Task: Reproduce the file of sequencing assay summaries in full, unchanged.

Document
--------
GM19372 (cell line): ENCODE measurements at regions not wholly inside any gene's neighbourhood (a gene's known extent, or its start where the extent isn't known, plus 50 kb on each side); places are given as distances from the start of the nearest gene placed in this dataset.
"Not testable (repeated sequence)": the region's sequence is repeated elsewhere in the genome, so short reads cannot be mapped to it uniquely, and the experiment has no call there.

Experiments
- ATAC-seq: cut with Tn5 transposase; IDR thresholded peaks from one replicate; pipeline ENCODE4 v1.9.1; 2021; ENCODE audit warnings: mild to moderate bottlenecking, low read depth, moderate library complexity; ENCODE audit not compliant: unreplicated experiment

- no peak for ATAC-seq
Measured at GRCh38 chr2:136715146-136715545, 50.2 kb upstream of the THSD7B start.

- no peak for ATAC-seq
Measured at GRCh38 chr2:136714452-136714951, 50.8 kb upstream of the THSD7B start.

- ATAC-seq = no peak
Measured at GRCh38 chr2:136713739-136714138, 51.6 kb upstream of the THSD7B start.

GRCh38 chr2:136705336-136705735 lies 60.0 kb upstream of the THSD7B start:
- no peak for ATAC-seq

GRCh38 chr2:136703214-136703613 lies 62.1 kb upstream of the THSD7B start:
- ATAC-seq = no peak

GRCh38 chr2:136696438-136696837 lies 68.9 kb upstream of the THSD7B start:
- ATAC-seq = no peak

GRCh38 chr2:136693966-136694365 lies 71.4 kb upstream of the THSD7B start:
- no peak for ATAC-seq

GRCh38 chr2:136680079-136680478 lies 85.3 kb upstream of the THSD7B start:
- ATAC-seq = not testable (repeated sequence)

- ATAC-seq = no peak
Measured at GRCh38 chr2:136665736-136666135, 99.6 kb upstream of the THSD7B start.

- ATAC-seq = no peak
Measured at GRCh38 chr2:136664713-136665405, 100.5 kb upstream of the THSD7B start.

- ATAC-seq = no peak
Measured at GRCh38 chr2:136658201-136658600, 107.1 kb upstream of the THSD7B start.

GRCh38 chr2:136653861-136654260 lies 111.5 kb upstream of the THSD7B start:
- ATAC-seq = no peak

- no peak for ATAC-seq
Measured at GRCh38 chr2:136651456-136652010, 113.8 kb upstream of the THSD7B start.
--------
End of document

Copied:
GM19372 (cell line): ENCODE measurements at regions not wholly inside any gene's neighbourhood (a gene's known extent, or its start where the extent isn't known, plus 50 kb on each side); places are given as distances from the start of the nearest gene placed in this dataset.
"Not testable (repeated sequence)": the region's sequence is repeated elsewhere in the genome, so short reads cannot be mapped to it uniquely, and the experiment has no call there.

Experiments
- ATAC-seq: cut with Tn5 transposase; IDR thresholded peaks from one replicate; pipeline ENCODE4 v1.9.1; 2021; ENCODE audit warnings: mild to moderate bottlenecking, low read depth, moderate library complexity; ENCODE audit not compliant: unreplicated experiment

- no peak for ATAC-seq
Measured at GRCh38 chr2:136715146-136715545, 50.2 kb upstream of the THSD7B start.

- no peak for ATAC-seq
Measured at GRCh38 chr2:136714452-136714951, 50.8 kb upstream of the THSD7B start.

- ATAC-seq = no peak
Measured at GRCh38 chr2:136713739-136714138, 51.6 kb upstream of the THSD7B start.

GRCh38 chr2:136705336-136705735 lies 60.0 kb upstream of the THSD7B start:
- no peak for ATAC-seq

GRCh38 chr2:136703214-136703613 lies 62.1 kb upstream of the THSD7B start:
- ATAC-seq = no peak

GRCh38 chr2:136696438-136696837 lies 68.9 kb upstream of the THSD7B start:
- ATAC-seq = no peak

GRCh38 chr2:136693966-136694365 lies 71.4 kb upstream of the THSD7B start:
- no peak for ATAC-seq

GRCh38 chr2:136680079-136680478 lies 85.3 kb upstream of the THSD7B start:
- ATAC-seq = not testable (repeated sequence)

- ATAC-seq = no peak
Measured at GRCh38 chr2:136665736-136666135, 99.6 kb upstream of the THSD7B start.

- ATAC-seq = no peak
Measured at GRCh38 chr2:136664713-136665405, 100.5 kb upstream of the THSD7B start.

- ATAC-seq = no peak
Measured at GRCh38 chr2:136658201-136658600, 107.1 kb upstream of the THSD7B start.

GRCh38 chr2:136653861-136654260 lies 111.5 kb upstream of the THSD7B start:
- ATAC-seq = no peak

- no peak for ATAC-seq
Measured at GRCh38 chr2:136651456-136652010, 113.8 kb upstream of the THSD7B start.